Bobby Cox couldn’t think of a suitable antecedent. Neither could Terry Pendleton. Neither could Chipper Jones, who was himself a rookie of immense promise.
“The media spotlight is 10, 20 times bigger than it was even 10 years ago,” Jones said, and that’s true.
When Jason Heyward picked up a bat and walked to the cage Monday, he took in his wake a camera crew and two still photographers. And when he, on his sixth practice swing — actually his fourth full swing, the first two having been bunts — he hoisted a delivery from China Cadahia over the fence in right-center, a writer who has been covering the Braves since 1984 (i.e., me) felt compelled to note it.
“Everyone who gets here has talent,” said Pendleton, the Braves’ hitting coach, speaking as he watched Heyward take his pregame swings. “What’s impressive about him is the way he carries himself, the way he goes about his business.”
Said Chipper: “He’s the real deal.”
Having been here these past 26 years, I can say with some measure of authority that there has never been a Braves rookie whose Opening Day debut has stirred such anticipation. Chipper was a September call-up in 1993. Andruw Jones arrived in August 1996. John Smoltz, Steve Avery and Tommy Hanson were midseason promotions.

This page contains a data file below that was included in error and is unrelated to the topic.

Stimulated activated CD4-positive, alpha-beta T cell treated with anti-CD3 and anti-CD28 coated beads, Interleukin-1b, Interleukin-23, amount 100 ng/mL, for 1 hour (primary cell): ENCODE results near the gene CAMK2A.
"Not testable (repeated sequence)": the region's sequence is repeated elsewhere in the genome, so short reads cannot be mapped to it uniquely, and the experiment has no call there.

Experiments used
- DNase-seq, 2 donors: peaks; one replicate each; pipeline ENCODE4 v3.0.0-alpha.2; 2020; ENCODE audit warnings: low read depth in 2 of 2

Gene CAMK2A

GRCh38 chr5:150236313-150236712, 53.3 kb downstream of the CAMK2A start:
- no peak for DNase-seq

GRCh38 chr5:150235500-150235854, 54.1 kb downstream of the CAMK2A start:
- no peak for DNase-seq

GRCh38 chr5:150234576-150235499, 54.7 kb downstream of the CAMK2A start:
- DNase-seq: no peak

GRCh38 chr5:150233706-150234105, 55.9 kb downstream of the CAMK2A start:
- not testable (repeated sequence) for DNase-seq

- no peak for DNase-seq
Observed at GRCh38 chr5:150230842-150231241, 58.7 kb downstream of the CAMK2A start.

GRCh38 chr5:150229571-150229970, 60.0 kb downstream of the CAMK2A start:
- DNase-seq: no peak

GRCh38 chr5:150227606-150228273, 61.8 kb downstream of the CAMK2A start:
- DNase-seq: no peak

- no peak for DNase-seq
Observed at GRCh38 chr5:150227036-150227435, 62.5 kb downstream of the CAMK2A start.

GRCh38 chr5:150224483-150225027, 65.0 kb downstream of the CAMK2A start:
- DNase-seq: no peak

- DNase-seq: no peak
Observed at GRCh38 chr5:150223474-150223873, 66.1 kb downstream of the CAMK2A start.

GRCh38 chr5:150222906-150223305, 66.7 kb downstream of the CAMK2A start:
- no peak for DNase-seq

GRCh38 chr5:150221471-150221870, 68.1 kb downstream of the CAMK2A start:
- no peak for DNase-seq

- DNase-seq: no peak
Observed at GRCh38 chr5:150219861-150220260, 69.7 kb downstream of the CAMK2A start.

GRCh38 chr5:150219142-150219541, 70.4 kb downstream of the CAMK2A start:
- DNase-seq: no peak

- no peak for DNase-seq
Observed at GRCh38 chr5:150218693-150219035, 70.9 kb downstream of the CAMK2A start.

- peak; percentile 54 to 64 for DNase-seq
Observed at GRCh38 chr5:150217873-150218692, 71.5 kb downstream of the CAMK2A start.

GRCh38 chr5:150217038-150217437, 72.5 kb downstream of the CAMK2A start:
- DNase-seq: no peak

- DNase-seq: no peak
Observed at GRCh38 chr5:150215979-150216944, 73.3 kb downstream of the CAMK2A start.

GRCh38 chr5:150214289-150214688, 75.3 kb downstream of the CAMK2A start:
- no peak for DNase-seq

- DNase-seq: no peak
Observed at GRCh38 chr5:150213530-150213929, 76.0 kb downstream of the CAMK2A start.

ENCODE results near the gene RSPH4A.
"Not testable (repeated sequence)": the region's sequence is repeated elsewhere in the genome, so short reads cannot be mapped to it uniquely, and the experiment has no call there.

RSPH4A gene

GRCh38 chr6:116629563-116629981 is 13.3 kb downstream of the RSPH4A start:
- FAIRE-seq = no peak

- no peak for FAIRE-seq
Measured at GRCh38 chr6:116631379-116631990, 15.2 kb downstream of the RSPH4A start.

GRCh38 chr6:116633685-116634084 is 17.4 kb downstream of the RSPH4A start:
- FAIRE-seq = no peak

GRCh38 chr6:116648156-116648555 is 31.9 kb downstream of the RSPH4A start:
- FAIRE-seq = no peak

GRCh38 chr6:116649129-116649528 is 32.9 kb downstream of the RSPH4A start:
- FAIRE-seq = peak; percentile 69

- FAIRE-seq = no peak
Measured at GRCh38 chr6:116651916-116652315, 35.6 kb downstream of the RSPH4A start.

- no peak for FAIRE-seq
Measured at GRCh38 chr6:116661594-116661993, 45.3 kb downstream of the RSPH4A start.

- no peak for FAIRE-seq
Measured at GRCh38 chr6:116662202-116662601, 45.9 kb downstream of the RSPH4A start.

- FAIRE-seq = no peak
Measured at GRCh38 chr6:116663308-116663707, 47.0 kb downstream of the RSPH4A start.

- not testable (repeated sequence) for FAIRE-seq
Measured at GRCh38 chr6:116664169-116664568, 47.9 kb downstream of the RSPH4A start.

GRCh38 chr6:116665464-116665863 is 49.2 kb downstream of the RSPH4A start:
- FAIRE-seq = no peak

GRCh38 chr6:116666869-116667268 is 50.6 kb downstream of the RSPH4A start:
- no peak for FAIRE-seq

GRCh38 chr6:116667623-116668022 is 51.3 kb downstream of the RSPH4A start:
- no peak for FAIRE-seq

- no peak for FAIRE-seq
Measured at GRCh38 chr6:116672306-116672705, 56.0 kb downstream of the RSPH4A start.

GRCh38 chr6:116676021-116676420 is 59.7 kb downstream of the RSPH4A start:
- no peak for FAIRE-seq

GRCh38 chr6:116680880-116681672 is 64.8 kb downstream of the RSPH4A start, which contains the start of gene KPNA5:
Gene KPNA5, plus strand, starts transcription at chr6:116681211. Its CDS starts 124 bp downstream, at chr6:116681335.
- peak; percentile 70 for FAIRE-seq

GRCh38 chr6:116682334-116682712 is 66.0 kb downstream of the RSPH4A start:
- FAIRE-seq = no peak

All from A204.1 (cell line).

Bottom line: There aren’t many rookies who ever make their first big-league start on Opening Day, and there have been few in the history of the sport whose advent has been a bigger deal than Heyward’s. Think not? Just click on this link and you’ll find a story by Ben McGrath in the The New Yorker, which isn’t to be confused with Baseball Digest, on Jason Heyward.
“We had Rafael Furcal start on Opening Day,” Cox said, “and he was 19.” Or thereabouts, someone noted.
“Sometimes 19, sometimes 22,” Cox said, laughing.
And Rafael Furcal, however old he was, wound up being the 2000 Rookie of the Year. If the projections for Heyward are accurate, he’ll win the 2010 ROY award and then the MVP before 2015. You wonder if the wattage of this spotlight will prove too great for any 20-year-old, but everyone who has been around Jason Heyward makes the same point: He’s not just another 20-year-old. He’s different. He’s special.
And we’ll be here all afternoon and into the evening to see how he fares. Join me for this august occasion. (Though technically it’s April. I made a little joke.) I’ll be obliged if you did.
Update: On cue, Jason Heyward hit a home run his first time up. Off Carlos Zambrano. Three-run shot way back into the bullpen in right-center. Crushed it. Whoa.